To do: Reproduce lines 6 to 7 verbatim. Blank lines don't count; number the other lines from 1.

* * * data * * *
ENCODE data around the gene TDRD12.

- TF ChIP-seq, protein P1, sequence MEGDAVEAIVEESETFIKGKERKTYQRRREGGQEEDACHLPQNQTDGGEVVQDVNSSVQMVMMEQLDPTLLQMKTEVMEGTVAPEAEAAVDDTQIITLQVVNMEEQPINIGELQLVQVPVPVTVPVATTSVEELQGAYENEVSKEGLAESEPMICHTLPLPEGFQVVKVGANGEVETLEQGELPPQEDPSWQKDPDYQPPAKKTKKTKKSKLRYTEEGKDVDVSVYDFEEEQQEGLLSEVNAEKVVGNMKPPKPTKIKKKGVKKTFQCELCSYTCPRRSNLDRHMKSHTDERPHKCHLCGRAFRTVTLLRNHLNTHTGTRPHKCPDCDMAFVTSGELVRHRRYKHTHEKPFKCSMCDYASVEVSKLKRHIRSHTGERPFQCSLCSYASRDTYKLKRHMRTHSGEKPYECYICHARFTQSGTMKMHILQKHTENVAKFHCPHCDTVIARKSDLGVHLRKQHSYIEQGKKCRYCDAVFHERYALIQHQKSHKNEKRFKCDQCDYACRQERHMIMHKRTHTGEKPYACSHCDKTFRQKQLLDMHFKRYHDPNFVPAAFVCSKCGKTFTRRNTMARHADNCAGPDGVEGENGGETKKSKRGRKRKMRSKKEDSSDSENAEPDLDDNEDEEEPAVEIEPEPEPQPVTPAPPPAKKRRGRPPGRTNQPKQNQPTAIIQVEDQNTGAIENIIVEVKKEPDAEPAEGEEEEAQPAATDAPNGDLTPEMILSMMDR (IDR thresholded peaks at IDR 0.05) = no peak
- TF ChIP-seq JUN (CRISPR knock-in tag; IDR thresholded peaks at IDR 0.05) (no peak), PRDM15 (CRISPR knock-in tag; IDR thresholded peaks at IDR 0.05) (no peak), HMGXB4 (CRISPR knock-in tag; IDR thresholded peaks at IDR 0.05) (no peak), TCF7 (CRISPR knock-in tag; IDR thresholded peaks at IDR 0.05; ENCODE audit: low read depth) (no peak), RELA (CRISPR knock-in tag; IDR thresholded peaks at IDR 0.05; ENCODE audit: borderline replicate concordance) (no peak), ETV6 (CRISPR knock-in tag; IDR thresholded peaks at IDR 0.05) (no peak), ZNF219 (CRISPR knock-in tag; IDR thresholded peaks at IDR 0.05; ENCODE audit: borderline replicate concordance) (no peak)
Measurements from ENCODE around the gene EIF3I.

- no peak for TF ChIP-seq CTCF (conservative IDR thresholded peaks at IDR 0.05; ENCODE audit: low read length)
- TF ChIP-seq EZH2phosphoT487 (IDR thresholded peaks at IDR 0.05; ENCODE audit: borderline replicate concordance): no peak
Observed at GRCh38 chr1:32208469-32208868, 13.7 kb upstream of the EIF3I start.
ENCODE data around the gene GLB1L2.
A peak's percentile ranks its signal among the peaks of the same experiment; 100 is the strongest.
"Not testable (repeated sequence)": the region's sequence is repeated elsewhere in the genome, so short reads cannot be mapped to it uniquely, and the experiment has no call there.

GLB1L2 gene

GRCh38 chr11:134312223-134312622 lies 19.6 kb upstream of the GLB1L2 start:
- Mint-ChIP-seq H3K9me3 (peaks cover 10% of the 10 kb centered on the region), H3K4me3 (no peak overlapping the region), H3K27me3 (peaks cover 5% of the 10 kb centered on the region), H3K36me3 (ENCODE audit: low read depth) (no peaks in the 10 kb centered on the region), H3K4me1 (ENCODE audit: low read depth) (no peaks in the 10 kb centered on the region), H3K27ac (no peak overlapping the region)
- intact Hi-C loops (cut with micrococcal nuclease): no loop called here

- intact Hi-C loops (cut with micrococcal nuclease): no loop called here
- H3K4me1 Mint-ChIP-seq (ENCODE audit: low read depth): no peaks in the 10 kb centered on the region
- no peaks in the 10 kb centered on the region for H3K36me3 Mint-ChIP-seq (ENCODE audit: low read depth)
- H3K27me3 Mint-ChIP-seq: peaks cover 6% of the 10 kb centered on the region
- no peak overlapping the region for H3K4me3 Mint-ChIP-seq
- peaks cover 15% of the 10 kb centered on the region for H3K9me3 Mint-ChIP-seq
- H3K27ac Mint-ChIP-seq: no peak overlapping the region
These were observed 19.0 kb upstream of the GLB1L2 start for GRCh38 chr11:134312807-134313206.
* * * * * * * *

- TF ChIP-seq EZH2phosphoT487 (IDR thresholded peaks at IDR 0.05; ENCODE audit: borderline replicate concordance): no peak
Observed at GRCh38 chr1:32208469-32208868, 13.7 kb upstream of the EIF3I start.